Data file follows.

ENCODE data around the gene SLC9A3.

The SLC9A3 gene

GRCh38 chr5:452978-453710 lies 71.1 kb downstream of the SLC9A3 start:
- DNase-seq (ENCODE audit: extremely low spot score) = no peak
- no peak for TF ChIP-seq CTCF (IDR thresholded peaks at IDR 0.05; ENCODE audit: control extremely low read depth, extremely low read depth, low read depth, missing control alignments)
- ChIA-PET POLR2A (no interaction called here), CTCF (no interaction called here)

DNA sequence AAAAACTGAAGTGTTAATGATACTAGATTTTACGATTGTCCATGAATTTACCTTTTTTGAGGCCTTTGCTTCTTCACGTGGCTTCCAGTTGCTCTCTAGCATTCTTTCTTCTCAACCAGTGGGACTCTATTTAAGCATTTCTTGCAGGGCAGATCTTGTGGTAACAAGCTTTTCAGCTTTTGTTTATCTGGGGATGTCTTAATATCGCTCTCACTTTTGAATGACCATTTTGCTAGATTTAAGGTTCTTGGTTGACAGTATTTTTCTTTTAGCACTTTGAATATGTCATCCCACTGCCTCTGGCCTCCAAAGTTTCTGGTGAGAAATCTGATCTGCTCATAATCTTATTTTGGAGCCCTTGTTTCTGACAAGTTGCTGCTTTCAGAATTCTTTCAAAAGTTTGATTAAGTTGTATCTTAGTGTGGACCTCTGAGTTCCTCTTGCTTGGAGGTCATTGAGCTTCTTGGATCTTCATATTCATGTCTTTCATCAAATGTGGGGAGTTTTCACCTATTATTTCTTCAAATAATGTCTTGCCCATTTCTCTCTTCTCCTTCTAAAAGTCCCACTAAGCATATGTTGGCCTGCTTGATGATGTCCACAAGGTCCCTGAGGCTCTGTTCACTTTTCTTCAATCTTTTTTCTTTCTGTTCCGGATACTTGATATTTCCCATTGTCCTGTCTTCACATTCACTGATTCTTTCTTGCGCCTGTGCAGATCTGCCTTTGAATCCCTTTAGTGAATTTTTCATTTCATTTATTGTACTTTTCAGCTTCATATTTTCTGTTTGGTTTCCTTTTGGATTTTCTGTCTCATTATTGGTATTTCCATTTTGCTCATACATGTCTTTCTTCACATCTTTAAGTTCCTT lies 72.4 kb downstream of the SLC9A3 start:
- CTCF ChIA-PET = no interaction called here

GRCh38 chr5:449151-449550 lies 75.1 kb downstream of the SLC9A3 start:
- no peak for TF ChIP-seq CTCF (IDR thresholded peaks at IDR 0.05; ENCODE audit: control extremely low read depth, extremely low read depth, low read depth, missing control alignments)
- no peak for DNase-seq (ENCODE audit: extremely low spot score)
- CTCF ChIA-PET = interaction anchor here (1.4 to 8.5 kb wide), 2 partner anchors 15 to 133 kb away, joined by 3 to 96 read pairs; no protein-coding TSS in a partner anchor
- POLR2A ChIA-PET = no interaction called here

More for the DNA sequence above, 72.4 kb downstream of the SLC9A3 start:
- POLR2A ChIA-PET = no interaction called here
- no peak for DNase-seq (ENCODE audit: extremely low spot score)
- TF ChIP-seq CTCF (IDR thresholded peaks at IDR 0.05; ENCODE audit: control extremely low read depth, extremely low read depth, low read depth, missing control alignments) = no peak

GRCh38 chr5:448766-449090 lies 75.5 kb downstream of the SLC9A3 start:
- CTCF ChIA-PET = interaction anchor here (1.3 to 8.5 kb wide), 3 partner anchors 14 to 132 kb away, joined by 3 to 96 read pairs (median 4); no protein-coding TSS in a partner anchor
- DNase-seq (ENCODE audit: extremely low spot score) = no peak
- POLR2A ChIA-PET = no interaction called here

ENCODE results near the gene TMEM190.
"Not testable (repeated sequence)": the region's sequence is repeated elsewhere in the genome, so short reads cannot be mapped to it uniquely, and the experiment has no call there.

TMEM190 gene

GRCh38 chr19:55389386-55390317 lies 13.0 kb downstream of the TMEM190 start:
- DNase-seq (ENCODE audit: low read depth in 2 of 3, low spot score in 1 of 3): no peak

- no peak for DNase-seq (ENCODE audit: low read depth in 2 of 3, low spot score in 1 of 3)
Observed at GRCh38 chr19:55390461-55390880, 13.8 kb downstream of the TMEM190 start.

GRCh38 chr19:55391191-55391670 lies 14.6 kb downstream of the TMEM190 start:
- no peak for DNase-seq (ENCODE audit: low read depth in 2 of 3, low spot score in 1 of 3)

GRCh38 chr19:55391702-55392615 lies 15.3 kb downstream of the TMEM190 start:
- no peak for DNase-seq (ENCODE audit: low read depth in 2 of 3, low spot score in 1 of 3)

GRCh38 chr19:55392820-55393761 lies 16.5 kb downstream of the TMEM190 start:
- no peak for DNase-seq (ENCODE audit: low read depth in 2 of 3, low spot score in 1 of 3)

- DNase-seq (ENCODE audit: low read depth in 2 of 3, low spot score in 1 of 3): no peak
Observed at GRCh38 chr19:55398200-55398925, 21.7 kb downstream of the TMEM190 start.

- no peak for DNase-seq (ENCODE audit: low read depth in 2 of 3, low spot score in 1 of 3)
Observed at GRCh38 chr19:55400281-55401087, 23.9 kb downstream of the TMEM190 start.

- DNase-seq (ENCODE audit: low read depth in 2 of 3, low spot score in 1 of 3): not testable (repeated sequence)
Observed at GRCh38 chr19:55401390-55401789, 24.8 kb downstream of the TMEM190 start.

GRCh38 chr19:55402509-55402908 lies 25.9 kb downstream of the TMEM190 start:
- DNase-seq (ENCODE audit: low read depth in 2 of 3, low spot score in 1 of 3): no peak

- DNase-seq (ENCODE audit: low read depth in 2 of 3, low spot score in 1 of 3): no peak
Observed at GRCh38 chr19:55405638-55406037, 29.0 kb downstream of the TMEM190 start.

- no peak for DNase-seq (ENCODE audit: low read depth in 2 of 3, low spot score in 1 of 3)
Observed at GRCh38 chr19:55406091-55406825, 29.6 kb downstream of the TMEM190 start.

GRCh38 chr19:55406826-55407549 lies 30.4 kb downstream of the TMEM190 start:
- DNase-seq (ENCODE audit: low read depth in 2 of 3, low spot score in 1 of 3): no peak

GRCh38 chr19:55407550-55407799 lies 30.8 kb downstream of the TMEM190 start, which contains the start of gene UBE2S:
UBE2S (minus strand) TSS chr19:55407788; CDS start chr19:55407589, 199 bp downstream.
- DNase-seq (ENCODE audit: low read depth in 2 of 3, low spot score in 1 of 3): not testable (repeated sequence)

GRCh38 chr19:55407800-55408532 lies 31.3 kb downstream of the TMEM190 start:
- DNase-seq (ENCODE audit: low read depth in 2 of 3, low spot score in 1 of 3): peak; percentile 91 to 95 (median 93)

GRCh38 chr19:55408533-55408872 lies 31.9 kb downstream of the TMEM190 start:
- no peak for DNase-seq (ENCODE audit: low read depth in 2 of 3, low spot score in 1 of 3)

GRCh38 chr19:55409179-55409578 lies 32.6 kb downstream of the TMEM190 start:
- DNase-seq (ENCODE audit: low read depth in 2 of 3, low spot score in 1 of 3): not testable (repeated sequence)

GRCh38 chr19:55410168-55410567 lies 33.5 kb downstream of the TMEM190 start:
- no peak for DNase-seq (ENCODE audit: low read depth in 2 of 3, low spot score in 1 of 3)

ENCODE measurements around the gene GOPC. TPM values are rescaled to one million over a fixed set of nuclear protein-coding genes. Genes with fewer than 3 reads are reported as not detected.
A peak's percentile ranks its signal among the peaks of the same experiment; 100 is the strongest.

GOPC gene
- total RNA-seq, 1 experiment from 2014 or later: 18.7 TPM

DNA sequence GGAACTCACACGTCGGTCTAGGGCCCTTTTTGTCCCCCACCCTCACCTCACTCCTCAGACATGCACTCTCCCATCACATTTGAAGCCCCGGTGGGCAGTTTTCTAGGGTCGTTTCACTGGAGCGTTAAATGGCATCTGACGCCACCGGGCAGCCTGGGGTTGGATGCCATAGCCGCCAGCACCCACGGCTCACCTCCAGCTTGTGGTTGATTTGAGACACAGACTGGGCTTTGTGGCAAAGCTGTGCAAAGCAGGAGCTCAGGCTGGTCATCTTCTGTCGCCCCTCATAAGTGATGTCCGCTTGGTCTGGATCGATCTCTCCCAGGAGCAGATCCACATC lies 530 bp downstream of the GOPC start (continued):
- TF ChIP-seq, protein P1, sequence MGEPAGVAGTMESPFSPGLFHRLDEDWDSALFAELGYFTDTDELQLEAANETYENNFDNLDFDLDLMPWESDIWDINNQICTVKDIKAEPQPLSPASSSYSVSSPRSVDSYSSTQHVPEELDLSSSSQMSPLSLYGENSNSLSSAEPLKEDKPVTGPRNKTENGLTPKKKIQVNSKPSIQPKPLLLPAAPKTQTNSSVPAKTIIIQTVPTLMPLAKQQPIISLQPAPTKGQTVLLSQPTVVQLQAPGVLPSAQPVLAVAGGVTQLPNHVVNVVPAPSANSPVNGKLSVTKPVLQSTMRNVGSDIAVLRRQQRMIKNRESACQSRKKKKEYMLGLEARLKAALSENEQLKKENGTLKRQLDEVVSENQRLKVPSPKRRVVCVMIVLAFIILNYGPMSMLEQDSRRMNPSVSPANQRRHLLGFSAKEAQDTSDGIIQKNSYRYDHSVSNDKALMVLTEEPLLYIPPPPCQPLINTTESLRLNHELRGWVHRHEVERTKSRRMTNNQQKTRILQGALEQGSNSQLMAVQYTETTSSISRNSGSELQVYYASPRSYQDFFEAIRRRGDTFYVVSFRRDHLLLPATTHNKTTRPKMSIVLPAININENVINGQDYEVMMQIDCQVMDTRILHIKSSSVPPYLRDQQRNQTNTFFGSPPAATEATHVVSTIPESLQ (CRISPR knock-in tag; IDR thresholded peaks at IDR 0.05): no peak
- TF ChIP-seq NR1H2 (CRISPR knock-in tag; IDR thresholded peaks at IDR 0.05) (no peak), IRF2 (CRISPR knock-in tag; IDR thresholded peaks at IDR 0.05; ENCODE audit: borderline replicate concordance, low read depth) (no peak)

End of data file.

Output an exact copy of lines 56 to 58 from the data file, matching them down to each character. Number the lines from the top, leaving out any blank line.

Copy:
GRCh38 chr19:55409179-55409578 lies 32.6 kb downstream of the TMEM190 start:
- DNase-seq (ENCODE audit: low read depth in 2 of 3, low spot score in 1 of 3): not testable (repeated sequence)

GRCh38 chr19:55410168-55410567 lies 33.5 kb downstream of the TMEM190 start: